Kate’s hospital-acquired infection led to seven weeks in the pediatric intensive care unit on life support, the amputation of her right leg, kidney damage, and the loss of 70 percent of her lung capacity. While most infections are not this serious, the ones that are often lead to permanent loss of function and lifelong disabilities. In the years since Kate’s infection, resistant strains of the bacteria have emerged and now pose even more of a threat since they can be impossible to treat with our existing arsenal of antibiotics.
Patients afflicted with MRSA will often have to contend with the threat of recurrent infections for the rest of their lives. These patients live in constant fear of re-infection and often struggle with feelings of vulnerability and helplessness. Family members, friends, and co-workers may not fully understand the facts and have nowhere to turn for education about risks and prevention. Loved ones may worry unnecessarily for their own safety, which can cause them to distance themselves from someone who desperately needs their presence and support.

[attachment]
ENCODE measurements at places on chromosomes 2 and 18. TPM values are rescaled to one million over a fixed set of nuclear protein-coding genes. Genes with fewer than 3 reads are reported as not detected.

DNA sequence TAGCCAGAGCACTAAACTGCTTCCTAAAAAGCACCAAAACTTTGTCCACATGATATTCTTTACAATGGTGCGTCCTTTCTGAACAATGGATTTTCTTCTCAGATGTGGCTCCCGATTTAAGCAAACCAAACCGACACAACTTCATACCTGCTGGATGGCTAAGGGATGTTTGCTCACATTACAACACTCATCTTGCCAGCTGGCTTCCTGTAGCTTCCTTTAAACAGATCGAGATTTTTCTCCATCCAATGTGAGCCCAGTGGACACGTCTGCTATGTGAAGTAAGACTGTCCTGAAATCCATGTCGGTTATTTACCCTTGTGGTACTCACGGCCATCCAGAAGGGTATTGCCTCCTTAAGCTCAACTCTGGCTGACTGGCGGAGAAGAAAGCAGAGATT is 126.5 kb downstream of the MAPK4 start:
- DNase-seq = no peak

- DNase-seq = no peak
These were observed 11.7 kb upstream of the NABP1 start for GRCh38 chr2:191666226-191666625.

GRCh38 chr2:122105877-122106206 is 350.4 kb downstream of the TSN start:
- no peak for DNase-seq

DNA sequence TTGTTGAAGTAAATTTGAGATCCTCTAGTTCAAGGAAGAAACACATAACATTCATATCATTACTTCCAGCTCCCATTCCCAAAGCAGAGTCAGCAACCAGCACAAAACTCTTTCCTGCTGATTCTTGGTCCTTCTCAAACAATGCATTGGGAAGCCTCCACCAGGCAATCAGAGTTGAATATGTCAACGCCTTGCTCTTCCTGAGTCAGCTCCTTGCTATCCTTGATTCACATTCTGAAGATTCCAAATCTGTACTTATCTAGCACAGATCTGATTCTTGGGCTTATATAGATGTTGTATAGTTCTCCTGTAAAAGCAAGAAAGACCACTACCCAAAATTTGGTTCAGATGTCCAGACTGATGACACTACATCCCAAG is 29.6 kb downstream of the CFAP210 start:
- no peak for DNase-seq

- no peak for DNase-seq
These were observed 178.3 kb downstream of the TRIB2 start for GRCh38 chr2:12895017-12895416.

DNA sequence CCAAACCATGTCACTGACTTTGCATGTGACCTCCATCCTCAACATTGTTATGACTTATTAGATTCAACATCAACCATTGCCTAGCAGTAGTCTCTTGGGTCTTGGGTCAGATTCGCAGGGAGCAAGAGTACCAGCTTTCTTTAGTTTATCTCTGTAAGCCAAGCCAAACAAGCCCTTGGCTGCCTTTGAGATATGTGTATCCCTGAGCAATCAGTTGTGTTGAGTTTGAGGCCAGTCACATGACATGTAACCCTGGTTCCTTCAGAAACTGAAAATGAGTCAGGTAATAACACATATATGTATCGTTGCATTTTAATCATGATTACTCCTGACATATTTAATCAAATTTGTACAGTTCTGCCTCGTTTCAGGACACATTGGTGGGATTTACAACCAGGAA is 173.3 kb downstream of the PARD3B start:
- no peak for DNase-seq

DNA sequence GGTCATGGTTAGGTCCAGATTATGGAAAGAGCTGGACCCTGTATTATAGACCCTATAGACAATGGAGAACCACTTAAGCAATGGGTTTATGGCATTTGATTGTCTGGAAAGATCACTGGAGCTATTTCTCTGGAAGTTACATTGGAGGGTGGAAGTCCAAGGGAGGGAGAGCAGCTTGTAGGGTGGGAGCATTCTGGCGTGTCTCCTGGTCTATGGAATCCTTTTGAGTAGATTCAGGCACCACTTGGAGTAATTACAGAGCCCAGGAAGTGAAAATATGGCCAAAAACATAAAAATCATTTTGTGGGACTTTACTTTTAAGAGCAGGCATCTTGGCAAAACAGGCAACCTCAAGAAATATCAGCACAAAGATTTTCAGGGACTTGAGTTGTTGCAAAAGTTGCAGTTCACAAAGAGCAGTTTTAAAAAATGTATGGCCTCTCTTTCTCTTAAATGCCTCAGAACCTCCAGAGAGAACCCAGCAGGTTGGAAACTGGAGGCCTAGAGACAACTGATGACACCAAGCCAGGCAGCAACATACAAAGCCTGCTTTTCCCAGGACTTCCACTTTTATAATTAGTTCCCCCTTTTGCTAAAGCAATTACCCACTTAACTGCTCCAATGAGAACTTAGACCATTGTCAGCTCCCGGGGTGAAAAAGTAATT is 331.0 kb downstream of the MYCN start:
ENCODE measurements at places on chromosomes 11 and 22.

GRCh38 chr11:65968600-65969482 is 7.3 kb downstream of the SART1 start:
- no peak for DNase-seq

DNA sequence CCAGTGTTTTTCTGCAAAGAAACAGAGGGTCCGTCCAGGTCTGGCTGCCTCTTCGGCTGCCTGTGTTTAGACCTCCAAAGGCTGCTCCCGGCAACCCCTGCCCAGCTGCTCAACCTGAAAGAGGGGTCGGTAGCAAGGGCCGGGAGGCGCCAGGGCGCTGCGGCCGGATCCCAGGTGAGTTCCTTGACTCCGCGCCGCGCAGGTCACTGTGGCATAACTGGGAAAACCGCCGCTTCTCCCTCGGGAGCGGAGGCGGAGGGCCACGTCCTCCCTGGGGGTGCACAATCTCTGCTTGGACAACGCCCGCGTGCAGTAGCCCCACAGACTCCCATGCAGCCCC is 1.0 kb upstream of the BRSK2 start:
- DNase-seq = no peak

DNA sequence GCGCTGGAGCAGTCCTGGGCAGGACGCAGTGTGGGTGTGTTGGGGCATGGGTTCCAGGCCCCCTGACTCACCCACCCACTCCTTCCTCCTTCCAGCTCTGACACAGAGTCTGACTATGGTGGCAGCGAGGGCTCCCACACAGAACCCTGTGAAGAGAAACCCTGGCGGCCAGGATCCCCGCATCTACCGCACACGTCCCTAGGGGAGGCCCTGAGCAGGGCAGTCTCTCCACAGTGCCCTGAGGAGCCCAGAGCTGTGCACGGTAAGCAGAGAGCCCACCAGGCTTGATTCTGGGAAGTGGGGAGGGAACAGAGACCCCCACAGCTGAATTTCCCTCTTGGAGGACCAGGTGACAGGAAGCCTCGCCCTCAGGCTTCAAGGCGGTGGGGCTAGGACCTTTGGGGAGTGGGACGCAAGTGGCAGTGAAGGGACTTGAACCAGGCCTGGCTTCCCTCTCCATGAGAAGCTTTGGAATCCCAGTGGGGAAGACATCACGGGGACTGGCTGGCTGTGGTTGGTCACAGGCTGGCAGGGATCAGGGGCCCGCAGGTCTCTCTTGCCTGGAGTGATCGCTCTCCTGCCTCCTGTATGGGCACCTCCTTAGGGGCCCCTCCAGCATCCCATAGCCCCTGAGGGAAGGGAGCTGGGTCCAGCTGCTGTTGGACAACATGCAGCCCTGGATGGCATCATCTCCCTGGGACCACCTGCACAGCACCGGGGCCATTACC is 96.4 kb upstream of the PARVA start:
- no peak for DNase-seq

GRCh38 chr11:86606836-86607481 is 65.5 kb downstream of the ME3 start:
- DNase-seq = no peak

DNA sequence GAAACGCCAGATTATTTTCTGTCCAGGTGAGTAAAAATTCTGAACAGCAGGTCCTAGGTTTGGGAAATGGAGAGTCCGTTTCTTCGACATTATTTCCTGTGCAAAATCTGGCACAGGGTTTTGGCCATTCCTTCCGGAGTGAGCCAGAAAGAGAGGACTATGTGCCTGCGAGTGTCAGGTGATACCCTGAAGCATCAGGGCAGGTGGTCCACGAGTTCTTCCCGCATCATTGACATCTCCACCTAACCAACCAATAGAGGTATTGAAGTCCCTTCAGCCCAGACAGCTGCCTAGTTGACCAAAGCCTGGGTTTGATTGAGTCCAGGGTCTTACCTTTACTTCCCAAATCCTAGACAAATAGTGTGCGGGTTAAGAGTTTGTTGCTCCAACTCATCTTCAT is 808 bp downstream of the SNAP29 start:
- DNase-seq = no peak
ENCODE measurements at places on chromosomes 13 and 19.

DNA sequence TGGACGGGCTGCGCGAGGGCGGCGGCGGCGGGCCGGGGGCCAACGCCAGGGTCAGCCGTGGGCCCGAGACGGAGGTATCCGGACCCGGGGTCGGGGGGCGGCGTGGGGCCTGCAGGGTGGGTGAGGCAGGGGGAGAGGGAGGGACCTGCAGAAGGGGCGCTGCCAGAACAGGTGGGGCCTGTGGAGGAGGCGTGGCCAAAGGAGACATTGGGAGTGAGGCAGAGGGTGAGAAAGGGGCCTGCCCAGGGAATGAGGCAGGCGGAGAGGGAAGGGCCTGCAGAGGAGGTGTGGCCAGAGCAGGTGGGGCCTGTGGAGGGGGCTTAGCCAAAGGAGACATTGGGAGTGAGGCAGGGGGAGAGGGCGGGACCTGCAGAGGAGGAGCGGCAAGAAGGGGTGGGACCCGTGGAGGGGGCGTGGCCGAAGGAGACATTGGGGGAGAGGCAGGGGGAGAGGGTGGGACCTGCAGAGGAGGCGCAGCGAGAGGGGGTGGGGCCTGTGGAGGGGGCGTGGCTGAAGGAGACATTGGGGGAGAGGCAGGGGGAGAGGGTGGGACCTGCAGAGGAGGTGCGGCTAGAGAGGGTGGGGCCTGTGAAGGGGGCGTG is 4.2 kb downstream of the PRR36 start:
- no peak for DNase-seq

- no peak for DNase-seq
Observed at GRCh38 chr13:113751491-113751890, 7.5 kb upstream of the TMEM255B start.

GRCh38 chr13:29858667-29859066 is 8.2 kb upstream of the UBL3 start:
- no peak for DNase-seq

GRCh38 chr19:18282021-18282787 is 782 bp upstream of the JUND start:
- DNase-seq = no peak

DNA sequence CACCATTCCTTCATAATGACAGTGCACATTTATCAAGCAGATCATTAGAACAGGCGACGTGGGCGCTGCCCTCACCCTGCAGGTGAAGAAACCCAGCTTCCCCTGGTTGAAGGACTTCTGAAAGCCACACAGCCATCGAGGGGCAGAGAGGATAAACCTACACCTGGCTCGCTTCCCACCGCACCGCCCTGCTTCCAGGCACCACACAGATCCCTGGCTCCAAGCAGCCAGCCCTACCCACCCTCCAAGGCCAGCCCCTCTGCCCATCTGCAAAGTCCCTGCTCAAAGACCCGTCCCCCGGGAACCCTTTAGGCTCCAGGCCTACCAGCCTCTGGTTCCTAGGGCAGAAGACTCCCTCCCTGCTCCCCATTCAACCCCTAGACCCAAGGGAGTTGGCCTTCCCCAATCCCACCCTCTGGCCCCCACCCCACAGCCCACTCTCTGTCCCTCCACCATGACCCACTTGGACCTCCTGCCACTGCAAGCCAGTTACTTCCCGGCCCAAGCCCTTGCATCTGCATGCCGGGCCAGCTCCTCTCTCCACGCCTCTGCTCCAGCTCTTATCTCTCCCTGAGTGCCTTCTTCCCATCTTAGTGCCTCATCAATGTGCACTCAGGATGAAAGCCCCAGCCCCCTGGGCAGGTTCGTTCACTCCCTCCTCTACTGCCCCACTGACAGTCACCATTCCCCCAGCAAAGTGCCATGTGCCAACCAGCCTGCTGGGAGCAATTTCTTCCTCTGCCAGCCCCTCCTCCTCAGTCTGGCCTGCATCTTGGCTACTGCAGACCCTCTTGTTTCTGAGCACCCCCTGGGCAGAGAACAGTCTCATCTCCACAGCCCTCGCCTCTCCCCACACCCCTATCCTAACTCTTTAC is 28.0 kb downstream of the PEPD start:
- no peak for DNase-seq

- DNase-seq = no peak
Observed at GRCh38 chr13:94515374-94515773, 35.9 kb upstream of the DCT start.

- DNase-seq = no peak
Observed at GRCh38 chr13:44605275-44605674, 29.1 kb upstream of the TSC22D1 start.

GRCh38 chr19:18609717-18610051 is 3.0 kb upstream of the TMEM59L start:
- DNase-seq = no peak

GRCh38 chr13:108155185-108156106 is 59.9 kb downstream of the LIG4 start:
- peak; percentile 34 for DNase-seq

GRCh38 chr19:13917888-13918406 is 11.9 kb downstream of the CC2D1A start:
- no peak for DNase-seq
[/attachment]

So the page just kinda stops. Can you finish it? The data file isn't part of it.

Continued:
We have the knowledge and the ability to prevent a great number of these frightening infections, but the busy and fragmented system in which healthcare is delivered doesn’t encourage adequate infection control measures, and patients continue to be at risk. A significant part of the problem is that the public doesn’t receive timely and accurate information about the detection and prevention of MRSA and other dangerous organisms, and they aren’t engaged as “safety partners” in the quest to eliminate infections. Read more »